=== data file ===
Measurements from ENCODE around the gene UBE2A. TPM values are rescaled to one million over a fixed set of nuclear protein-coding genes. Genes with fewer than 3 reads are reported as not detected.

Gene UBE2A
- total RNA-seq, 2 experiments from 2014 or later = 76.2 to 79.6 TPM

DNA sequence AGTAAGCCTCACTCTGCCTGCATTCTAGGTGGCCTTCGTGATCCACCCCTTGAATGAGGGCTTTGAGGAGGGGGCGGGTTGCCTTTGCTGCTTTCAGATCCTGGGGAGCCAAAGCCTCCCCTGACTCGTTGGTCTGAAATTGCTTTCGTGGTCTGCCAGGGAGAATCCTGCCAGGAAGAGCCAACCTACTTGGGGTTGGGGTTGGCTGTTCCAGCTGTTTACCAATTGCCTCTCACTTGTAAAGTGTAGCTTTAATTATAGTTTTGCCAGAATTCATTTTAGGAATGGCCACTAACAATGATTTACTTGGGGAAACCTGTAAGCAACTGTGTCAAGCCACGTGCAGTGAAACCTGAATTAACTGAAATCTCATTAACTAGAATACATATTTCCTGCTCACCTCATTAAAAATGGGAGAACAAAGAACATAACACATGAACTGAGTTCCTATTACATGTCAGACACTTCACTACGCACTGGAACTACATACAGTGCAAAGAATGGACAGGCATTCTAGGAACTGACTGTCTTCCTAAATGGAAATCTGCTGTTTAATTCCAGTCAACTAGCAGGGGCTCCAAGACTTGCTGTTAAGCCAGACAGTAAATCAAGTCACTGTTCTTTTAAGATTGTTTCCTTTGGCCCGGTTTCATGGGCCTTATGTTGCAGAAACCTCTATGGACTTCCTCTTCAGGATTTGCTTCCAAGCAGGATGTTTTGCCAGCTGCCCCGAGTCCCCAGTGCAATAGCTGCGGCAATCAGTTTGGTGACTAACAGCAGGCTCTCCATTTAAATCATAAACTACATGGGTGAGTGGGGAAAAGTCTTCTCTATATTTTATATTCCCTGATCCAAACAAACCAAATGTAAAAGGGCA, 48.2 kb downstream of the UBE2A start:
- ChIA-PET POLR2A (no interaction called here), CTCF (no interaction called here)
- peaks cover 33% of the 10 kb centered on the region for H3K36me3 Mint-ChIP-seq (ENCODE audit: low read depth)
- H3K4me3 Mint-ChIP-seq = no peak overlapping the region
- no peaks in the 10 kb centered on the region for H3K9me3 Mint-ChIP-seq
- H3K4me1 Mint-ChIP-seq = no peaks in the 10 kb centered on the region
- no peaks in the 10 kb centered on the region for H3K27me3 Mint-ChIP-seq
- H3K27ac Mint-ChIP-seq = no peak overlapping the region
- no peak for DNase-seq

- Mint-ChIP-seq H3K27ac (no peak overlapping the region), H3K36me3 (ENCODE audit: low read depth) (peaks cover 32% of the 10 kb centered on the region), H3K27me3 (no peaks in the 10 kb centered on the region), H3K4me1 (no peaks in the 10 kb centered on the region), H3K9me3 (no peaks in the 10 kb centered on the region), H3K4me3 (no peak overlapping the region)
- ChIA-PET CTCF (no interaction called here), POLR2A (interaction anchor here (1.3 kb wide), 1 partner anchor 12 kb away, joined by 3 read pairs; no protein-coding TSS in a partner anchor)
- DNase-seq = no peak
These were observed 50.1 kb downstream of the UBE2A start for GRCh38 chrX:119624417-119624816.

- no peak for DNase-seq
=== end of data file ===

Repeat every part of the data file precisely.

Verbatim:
Measurements from ENCODE around the gene UBE2A. TPM values are rescaled to one million over a fixed set of nuclear protein-coding genes. Genes with fewer than 3 reads are reported as not detected.

Gene UBE2A
- total RNA-seq, 2 experiments from 2014 or later = 76.2 to 79.6 TPM

DNA sequence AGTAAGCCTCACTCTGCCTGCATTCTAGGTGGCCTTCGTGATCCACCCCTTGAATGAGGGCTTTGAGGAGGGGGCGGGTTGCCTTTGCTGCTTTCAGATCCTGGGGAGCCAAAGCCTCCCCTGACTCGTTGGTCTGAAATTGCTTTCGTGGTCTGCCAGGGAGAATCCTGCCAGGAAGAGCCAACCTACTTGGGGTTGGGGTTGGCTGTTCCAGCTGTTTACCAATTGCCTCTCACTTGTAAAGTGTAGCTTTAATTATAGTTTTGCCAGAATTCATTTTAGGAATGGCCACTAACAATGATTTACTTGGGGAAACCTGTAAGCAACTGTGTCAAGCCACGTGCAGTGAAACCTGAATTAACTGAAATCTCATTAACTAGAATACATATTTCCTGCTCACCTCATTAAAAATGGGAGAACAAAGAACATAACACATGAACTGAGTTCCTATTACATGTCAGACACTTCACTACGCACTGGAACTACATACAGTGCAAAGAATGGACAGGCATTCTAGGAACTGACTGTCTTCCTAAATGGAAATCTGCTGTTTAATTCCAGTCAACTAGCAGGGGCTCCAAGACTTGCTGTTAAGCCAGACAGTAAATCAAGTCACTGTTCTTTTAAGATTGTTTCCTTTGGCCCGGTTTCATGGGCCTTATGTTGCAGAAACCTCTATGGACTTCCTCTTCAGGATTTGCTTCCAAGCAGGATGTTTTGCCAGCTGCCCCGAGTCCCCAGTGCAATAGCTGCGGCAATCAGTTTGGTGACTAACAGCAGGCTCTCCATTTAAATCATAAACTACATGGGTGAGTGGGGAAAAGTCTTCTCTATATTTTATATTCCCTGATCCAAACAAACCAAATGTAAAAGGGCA, 48.2 kb downstream of the UBE2A start:
- ChIA-PET POLR2A (no interaction called here), CTCF (no interaction called here)
- peaks cover 33% of the 10 kb centered on the region for H3K36me3 Mint-ChIP-seq (ENCODE audit: low read depth)
- H3K4me3 Mint-ChIP-seq = no peak overlapping the region
- no peaks in the 10 kb centered on the region for H3K9me3 Mint-ChIP-seq
- H3K4me1 Mint-ChIP-seq = no peaks in the 10 kb centered on the region
- no peaks in the 10 kb centered on the region for H3K27me3 Mint-ChIP-seq
- H3K27ac Mint-ChIP-seq = no peak overlapping the region
- no peak for DNase-seq

- Mint-ChIP-seq H3K27ac (no peak overlapping the region), H3K36me3 (ENCODE audit: low read depth) (peaks cover 32% of the 10 kb centered on the region), H3K27me3 (no peaks in the 10 kb centered on the region), H3K4me1 (no peaks in the 10 kb centered on the region), H3K9me3 (no peaks in the 10 kb centered on the region), H3K4me3 (no peak overlapping the region)
- ChIA-PET CTCF (no interaction called here), POLR2A (interaction anchor here (1.3 kb wide), 1 partner anchor 12 kb away, joined by 3 read pairs; no protein-coding TSS in a partner anchor)
- DNase-seq = no peak
These were observed 50.1 kb downstream of the UBE2A start for GRCh38 chrX:119624417-119624816.

- no peak for DNase-seq